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John Cornyn

January 11, 1999

Mr. Eric Bost
Texas Department of Human Services
P.O. Box 149030
Austin, Texas 78714-9030


Dear Mr. Bost:

You ask whether certain information is subject to required public disclosure under the Texas Open Records Act, chapter 552 of the Government Code. Your request was assigned ID# 121158.

The Texas Department of Human Services (the "department") received an open records request from one of the department's clients for four categories of information from his department files. You state that the department will release some of the requested information to the requestor and that the department has not been able to locate some of the other requested records. You specifically seek to withhold, however, certain records pertaining to allegations that the requestor/client has sexually harassed his private service providers. You contend this information is protected from required public disclosure pursuant section 552.101 of the Government Code in conjunction with the common-law right of privacy.

Section 552.101 of the Government Code protects "information considered to be confidential by law, either constitutional, statutory, or by judicial decision," including information coming within the common-law right to privacy. Industrial Found. v. Texas Indus. Accident Bd., 540 S.W.2d 668 (Tex. 1976), cert. denied, 430 U.S. 931 (1977). Common-law privacy protects information if it is highly intimate or embarrassing, such that its release would be highly objectionable to a reasonable person, and it is of no legitimate concern to the public. Id. at 683-85.

In Industrial Foundation, the Texas Supreme Court deemed as intimate and embarrassing information that relates to, among other things, mental or physical abuse in the workplace. 540 S.W.2d at 683. Upon review of the information at issue, we conclude that the individuals who were subject to the alleged sexual harassment have a common-law privacy interest in withholding their identities from the public. Cf. Morales v. Ellen, 840 S.W.2d 519 (Tex. App.--El Paso 1992, writ denied). We therefore conclude that the department must withhold these individuals' identities pursuant to section 552.101 of the Government Code.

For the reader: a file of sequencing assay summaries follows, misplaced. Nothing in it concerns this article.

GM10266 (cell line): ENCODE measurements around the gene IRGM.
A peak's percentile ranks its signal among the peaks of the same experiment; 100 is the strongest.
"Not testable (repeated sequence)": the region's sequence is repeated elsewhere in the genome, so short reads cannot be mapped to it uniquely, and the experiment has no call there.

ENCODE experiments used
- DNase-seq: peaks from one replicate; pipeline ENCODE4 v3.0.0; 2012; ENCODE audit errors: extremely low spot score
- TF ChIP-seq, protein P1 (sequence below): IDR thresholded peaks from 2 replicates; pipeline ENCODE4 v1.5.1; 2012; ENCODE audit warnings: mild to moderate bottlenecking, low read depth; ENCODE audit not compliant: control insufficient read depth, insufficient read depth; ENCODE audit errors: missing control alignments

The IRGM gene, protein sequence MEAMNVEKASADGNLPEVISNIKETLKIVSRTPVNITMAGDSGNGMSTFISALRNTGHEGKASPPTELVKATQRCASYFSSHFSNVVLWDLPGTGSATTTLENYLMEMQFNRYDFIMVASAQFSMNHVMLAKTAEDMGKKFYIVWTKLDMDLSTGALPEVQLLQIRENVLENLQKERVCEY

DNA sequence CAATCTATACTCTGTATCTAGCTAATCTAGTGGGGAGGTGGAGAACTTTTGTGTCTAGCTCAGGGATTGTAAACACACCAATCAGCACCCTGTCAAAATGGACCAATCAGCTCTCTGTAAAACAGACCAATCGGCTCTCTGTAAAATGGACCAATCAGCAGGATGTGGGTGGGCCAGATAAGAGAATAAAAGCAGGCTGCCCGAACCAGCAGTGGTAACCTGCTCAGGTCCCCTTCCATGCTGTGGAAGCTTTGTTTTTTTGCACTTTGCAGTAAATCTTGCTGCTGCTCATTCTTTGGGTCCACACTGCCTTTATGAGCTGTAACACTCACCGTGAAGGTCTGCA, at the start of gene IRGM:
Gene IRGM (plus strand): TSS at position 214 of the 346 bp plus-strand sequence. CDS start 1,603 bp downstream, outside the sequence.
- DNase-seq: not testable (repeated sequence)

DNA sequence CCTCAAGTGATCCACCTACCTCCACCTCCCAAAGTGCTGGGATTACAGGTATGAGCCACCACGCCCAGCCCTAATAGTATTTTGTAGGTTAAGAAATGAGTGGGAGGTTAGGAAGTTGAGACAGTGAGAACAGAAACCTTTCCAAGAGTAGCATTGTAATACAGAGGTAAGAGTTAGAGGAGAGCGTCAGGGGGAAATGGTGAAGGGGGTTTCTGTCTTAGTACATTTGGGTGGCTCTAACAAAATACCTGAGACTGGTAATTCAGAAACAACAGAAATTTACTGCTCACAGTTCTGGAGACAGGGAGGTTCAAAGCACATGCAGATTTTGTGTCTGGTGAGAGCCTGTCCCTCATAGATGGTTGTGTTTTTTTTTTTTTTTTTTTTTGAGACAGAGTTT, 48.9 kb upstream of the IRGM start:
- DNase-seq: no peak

Although we do not reach the issue of whether there exists a legitimate public interest in the remaining information, we nevertheless conclude that in this instance the requestor is entitled to the remaining information contained in these documents. See Hutchins v. Texas Rehabilitation Comm., 544 S.W.2d 802 (Tex. Civ. App.-Austin 1976, no writ); see also Gov't Code 552.023. Accordingly, except for the identities of the private service providers, the requested information must be released to the requestor.

We are resolving this matter with an informal letter ruling rather than with a published open records decision. This ruling is limited to the particular records at issue under the facts presented to us in this request and should not be relied upon as a previous determination regarding any other records. If you have questions about this ruling, please contact our office.

Yours very truly,

William Walker
Assistant Attorney General
Open Records Division


Ref.: ID# 112158

Enclosures: Submitted documents


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